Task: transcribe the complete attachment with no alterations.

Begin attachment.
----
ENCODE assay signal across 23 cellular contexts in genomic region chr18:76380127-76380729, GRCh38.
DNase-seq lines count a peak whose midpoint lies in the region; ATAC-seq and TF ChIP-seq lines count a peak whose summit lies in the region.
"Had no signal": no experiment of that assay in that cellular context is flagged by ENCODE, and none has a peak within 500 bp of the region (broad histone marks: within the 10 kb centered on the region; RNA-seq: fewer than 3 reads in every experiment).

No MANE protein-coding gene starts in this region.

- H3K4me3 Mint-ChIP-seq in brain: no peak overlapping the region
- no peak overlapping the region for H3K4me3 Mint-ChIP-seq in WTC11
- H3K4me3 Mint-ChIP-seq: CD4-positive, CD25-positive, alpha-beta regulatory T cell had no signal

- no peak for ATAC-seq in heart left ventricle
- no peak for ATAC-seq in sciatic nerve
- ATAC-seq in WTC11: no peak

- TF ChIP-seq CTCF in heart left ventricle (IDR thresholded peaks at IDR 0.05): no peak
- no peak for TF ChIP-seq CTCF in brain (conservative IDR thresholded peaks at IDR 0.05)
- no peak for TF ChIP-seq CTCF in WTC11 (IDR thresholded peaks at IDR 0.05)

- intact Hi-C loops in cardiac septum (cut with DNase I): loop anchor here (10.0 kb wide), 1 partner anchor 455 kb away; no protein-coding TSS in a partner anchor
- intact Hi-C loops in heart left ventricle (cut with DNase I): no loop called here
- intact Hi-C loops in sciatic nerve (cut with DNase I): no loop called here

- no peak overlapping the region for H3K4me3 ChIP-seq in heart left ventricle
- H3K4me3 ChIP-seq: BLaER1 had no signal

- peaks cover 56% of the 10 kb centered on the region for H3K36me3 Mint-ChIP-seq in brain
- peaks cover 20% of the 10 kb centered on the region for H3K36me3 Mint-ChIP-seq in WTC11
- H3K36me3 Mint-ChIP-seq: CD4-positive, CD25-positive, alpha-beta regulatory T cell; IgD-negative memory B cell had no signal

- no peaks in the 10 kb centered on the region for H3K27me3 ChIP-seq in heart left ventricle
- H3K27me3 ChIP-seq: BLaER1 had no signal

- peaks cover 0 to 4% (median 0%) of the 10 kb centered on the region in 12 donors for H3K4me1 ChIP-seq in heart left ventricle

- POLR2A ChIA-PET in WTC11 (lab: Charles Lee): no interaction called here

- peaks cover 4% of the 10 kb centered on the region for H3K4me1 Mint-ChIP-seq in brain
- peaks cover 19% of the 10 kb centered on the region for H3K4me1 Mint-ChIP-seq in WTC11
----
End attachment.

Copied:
ENCODE assay signal across 23 cellular contexts in genomic region chr18:76380127-76380729, GRCh38.
DNase-seq lines count a peak whose midpoint lies in the region; ATAC-seq and TF ChIP-seq lines count a peak whose summit lies in the region.
"Had no signal": no experiment of that assay in that cellular context is flagged by ENCODE, and none has a peak within 500 bp of the region (broad histone marks: within the 10 kb centered on the region; RNA-seq: fewer than 3 reads in every experiment).

No MANE protein-coding gene starts in this region.

- H3K4me3 Mint-ChIP-seq in brain: no peak overlapping the region
- no peak overlapping the region for H3K4me3 Mint-ChIP-seq in WTC11
- H3K4me3 Mint-ChIP-seq: CD4-positive, CD25-positive, alpha-beta regulatory T cell had no signal

- no peak for ATAC-seq in heart left ventricle
- no peak for ATAC-seq in sciatic nerve
- ATAC-seq in WTC11: no peak

- TF ChIP-seq CTCF in heart left ventricle (IDR thresholded peaks at IDR 0.05): no peak
- no peak for TF ChIP-seq CTCF in brain (conservative IDR thresholded peaks at IDR 0.05)
- no peak for TF ChIP-seq CTCF in WTC11 (IDR thresholded peaks at IDR 0.05)

- intact Hi-C loops in cardiac septum (cut with DNase I): loop anchor here (10.0 kb wide), 1 partner anchor 455 kb away; no protein-coding TSS in a partner anchor
- intact Hi-C loops in heart left ventricle (cut with DNase I): no loop called here
- intact Hi-C loops in sciatic nerve (cut with DNase I): no loop called here

- no peak overlapping the region for H3K4me3 ChIP-seq in heart left ventricle
- H3K4me3 ChIP-seq: BLaER1 had no signal

- peaks cover 56% of the 10 kb centered on the region for H3K36me3 Mint-ChIP-seq in brain
- peaks cover 20% of the 10 kb centered on the region for H3K36me3 Mint-ChIP-seq in WTC11
- H3K36me3 Mint-ChIP-seq: CD4-positive, CD25-positive, alpha-beta regulatory T cell; IgD-negative memory B cell had no signal

- no peaks in the 10 kb centered on the region for H3K27me3 ChIP-seq in heart left ventricle
- H3K27me3 ChIP-seq: BLaER1 had no signal

- peaks cover 0 to 4% (median 0%) of the 10 kb centered on the region in 12 donors for H3K4me1 ChIP-seq in heart left ventricle

- POLR2A ChIA-PET in WTC11 (lab: Charles Lee): no interaction called here

- peaks cover 4% of the 10 kb centered on the region for H3K4me1 Mint-ChIP-seq in brain
- peaks cover 19% of the 10 kb centered on the region for H3K4me1 Mint-ChIP-seq in WTC11